For best flavour: Harvest mid-morning, after the dew has evaporated and before the day gets too hot.

Leaves: Not harvested.

Flowers: Just as the flowers open fully, well before they start to fade. Cut stem ten to twelve centimetres from base of flower; remove stem and greenery when you’re ready to use the petals.

Hips: Pick when they are red and plump, but not soft and overripe. Pull cleanly from the plant.

Preserving the Harvest

Petals should be used fresh. Wash the petals and remove the green or white heel at the base of each one. The petals may be preserved in butter, syrup, vinegar or crystallized. Prepare hips quickly after harvesting by slicing off the stem and blossom ends, cutting the hips in half, and scooping out the fibres and seeds with a spoon. The halves can be eaten fresh or dried on a screen in a shady, well-ventilated room.


  • I like to plant several varieties that bloom at different time of the season, so I have a continuous supply of flower petals.

To Note:

  • There are more than 10,000 varieties of rose. Three types of scents are recognized: old rose, tea rose, and myrrh. The Rosa centifolia varieties of roses have less scent than the Rosa gallica group. The best of all the roses for scent is the old cabbage rose.
  • Fossil records indicate that roses have existed for much longer than man—40,000,000 years! Roses were first cultivated in northern Persia. Cultivation then spread to Greece, and from there to Italy.
  • The word Rosa comes from the Greek word rodon, meaning red.
  • Cultivated roses to be used in perfumes are grown mostly in Bulgaria, Persia, and India.
  • The juice of the burnet rose has been used as a dye to colour muslin and silk a peach colour. When mixed with alum, it gives a violet colour.
  • It was once a custom to hang a rose over the dinner table to signify that all discussions were to remain confidential.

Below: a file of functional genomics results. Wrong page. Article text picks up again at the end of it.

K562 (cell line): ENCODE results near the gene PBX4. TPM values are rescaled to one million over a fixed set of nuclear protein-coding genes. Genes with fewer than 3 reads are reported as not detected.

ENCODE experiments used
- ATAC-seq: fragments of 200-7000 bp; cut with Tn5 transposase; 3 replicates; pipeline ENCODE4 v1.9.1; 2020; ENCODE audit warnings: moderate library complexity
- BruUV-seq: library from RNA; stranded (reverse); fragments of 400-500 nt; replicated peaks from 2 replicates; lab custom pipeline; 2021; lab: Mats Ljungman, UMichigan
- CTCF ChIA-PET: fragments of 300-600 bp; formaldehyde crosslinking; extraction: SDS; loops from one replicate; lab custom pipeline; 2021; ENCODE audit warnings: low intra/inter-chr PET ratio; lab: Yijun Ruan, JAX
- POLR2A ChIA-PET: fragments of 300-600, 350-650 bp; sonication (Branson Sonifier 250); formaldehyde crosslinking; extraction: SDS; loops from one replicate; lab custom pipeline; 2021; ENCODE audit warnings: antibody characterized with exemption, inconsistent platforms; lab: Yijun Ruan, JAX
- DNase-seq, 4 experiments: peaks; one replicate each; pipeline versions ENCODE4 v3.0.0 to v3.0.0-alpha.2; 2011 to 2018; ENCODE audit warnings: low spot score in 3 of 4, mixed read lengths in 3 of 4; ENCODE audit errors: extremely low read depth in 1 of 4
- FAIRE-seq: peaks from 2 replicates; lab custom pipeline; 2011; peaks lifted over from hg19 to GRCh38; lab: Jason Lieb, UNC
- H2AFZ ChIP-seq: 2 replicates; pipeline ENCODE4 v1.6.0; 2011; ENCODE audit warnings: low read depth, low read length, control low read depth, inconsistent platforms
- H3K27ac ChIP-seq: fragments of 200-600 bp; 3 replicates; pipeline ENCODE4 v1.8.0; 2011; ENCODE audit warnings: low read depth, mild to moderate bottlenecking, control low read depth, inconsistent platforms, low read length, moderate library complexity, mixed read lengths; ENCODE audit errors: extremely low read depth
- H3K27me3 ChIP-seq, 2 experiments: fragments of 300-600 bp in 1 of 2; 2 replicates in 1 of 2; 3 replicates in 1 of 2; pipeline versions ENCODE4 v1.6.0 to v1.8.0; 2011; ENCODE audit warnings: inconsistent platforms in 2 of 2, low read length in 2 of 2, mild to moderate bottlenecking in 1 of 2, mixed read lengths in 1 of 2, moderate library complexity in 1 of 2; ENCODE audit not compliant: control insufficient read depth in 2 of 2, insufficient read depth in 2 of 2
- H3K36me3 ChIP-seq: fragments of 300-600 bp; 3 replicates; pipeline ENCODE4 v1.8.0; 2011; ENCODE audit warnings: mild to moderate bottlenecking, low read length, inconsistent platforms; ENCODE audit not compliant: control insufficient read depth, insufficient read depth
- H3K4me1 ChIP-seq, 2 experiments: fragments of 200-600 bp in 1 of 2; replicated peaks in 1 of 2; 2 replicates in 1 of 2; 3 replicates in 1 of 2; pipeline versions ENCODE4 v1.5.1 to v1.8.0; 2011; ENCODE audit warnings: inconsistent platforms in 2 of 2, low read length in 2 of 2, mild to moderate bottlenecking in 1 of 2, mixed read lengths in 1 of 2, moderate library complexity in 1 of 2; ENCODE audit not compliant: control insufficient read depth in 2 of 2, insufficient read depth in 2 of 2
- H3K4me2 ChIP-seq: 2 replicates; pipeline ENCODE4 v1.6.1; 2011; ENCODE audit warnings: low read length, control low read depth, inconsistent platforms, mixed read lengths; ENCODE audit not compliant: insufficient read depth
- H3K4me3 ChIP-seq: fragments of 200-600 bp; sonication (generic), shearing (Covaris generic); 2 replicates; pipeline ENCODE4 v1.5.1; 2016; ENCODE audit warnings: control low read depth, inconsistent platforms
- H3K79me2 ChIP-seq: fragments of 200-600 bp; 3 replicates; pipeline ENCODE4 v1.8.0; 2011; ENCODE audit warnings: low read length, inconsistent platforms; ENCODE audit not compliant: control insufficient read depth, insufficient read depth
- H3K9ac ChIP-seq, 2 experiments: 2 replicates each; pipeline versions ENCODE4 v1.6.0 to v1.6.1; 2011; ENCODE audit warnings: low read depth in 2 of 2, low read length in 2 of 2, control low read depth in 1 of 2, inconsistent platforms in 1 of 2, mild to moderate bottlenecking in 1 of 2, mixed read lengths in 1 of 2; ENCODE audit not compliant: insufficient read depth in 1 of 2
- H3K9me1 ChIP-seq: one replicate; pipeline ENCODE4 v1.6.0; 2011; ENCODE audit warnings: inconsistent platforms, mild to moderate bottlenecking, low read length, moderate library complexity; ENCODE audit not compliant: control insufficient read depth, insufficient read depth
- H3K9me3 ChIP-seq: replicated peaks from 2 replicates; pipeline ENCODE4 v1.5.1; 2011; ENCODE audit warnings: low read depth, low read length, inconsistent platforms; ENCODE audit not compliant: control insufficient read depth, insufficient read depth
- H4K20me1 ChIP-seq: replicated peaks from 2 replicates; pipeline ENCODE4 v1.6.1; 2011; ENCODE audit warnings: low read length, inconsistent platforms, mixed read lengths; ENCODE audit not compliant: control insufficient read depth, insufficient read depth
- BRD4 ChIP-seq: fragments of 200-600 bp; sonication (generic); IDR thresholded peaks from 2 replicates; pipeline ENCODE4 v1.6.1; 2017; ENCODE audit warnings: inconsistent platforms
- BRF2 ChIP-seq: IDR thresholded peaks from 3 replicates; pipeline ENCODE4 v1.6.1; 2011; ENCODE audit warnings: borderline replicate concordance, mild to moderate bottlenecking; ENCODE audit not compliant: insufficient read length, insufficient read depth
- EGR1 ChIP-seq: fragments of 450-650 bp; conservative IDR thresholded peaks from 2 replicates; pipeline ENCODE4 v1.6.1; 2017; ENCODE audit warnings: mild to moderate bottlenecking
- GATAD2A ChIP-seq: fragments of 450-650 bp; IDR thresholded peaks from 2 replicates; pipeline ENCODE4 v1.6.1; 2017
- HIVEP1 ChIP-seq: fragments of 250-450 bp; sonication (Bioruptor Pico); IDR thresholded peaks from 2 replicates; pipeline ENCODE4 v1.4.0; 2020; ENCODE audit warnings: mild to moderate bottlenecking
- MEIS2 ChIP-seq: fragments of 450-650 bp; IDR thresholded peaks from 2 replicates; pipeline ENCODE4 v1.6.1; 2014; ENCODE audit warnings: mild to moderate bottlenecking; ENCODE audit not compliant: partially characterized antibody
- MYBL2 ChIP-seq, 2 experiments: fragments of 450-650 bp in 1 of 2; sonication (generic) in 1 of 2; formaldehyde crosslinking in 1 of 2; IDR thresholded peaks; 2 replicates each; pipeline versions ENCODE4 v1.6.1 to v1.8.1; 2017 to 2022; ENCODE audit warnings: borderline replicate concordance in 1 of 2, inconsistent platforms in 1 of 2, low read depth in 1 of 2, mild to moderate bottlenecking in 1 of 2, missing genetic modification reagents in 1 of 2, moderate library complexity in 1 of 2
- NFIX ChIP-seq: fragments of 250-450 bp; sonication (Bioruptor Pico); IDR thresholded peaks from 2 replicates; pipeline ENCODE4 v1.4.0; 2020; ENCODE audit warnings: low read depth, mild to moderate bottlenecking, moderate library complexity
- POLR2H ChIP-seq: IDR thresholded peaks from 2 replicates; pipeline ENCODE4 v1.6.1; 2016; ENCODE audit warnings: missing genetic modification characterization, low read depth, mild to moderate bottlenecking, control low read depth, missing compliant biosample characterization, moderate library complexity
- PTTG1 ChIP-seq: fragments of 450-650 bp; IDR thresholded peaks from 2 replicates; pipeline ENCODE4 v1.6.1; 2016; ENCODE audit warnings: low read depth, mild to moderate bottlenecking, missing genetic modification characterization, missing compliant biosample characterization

• The national flower of Britain, the rose is a common insignia used in heraldry and in the Order of the Garter, the Order of the Bath, and many other Orders.
  • During World War II, soldiers and children alike ate rosehips for their high vitamin C content.
  • Shakespeare and his contemporaries ate rose petals in everything from teas to jellies.
  • The dog rose was probably named dagwood from the many thorns, or daggers, it produces. Another theory holds that the name comes from the plants supposed ability to cure rabies or mad-dog bites.
  • The ancients describe roses as having a deep crimson colour, which may be the origin of the fable that the colour came from the blood of Adonis.
  • Rose oil is very expensive. It is sometimes adulterated with palmarosa, or rose geranium oil. Oil of rose is light. The oil congeals at a temperature between 17 to 21° C.
  • In the late 16th and early 17th century, the oil Attar of Roses was discovered. There are records of Attar of Roses being imported and sold at great cost in 1694. It was an important perfume in those times. Rose cultivation in the Grasse area produces rosewater and French Attar. It takes the distillation of 10,000 pounds of roses to obtain 1 pound of oil.


Favourite Herbs: Rosemary



Rosmarinus officinalis

Tender evergreen perennial; grown as an annual in most areas of Canada

Height 30 to 100 cm, can reach 200 cm; spread 30 to 60 cm.

Looks like a little tree: upright bush growth habit, with hundreds of straight, needle-shaped, succulent green leaves; the branches sometimes twist. Creeping varieties have a prostrate growth habit.

Fragrant blue flowers appear in summer.

Try these!

Rosmarinus officinalis ‘Arp’: Hardier strain, survives outdoors in zone 6 with winter protection

Rosmarinus officinalis 'Prostratus' (creeping rosemary): Produces lots of pale-blue flowers; fine creeping/trailing growing habit

Rosmarinus officinalis ‘Rex’: Very upright variety with large, deep-green leaves; vigorous growth habit.


Rosemary can be difficult to grow from seed. If you enjoy a challenge, start indoors from seed in February or early March; otherwise, grow young plants purchased from a garden centre or propagate from cuttings.